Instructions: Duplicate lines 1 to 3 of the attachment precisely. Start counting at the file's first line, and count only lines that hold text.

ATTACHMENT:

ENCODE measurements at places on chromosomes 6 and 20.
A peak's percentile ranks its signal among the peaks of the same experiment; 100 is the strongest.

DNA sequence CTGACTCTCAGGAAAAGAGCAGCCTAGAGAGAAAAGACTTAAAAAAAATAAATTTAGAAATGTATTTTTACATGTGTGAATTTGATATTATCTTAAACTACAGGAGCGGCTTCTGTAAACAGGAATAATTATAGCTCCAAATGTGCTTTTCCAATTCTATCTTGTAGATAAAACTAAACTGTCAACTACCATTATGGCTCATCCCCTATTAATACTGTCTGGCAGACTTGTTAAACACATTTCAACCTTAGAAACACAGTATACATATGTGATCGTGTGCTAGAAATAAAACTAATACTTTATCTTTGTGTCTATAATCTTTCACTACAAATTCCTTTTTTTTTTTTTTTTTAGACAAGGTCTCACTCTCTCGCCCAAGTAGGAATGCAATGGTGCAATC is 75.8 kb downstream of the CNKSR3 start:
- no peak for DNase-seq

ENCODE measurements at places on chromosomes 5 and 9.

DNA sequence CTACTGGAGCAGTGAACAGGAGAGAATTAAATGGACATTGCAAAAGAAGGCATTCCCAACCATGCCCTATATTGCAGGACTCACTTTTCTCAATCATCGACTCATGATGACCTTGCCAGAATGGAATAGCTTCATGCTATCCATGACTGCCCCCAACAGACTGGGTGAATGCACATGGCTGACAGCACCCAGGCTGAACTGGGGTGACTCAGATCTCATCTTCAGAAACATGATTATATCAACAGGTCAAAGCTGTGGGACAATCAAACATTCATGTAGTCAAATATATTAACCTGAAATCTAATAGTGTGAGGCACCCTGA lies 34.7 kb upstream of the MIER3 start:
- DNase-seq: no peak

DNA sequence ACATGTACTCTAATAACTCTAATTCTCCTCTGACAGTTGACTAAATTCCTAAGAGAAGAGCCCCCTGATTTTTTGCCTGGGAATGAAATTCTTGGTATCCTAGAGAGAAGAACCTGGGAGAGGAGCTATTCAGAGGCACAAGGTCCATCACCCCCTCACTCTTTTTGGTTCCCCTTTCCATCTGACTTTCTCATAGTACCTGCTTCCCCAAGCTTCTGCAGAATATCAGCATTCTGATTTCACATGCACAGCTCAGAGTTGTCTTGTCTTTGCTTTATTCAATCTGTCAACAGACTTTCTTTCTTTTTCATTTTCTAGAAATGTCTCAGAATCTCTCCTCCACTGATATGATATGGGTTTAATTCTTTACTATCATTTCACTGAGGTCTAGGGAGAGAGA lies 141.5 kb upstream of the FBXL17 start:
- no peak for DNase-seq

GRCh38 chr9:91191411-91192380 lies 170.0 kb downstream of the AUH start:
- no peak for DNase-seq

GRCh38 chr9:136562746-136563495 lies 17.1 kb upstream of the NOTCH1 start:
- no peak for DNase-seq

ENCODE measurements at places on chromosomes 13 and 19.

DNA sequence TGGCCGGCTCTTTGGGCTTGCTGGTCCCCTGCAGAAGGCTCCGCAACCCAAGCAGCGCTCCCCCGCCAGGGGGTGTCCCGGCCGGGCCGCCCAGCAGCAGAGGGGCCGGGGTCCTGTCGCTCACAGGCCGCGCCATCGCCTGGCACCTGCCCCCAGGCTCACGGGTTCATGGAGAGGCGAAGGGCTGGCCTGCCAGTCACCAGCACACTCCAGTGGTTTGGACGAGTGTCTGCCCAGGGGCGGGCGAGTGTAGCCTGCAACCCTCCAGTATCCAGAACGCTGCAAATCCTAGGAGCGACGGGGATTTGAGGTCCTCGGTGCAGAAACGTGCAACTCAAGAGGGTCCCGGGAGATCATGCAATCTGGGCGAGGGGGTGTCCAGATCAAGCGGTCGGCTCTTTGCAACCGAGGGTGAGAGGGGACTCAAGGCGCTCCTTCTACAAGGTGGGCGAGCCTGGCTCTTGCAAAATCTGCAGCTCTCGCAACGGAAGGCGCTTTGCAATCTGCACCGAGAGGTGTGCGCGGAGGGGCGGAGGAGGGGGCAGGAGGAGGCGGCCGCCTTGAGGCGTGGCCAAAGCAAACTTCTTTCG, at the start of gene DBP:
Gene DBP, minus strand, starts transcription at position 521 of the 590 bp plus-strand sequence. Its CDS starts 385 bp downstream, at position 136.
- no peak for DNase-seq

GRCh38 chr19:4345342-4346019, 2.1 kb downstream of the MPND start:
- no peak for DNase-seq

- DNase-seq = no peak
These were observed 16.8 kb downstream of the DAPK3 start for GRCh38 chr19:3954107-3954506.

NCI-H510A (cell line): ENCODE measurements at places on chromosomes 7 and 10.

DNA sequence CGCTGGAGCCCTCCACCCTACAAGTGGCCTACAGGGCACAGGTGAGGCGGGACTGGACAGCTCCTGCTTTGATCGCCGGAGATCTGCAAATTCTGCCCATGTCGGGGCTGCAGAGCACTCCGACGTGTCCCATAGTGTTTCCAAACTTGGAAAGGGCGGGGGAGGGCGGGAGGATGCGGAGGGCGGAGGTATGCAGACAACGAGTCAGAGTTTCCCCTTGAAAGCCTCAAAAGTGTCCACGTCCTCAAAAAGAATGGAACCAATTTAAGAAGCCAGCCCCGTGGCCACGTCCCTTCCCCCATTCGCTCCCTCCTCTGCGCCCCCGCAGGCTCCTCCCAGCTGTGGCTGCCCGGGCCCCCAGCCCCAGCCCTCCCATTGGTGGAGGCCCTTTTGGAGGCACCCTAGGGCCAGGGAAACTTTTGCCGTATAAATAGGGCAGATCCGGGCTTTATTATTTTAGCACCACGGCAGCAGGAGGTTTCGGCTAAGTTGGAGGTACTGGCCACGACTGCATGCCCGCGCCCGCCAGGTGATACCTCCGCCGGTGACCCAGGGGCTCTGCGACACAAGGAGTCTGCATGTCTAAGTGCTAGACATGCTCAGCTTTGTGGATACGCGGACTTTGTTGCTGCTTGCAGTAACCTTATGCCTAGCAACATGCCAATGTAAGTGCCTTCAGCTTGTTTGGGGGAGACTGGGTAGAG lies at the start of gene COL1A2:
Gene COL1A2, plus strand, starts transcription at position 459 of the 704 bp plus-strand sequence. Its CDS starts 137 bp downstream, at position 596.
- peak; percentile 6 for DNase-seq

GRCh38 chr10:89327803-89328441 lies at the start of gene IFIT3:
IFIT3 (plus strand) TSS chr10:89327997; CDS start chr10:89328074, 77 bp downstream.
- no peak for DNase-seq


ENCODE measurements at places on chromosomes 6 and 20.
A peak's percentile ranks its signal among the peaks of the same experiment; 100 is the strongest.

DNA sequence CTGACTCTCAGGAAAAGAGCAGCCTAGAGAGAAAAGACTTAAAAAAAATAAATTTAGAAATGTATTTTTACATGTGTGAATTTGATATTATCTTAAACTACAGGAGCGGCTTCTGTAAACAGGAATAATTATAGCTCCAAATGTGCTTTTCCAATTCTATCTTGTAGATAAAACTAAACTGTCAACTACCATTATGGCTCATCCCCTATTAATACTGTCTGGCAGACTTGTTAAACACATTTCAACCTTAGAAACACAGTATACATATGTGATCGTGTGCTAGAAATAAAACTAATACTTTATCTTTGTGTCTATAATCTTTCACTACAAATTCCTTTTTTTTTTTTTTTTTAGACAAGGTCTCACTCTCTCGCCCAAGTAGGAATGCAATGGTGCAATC is 75.8 kb downstream of the CNKSR3 start: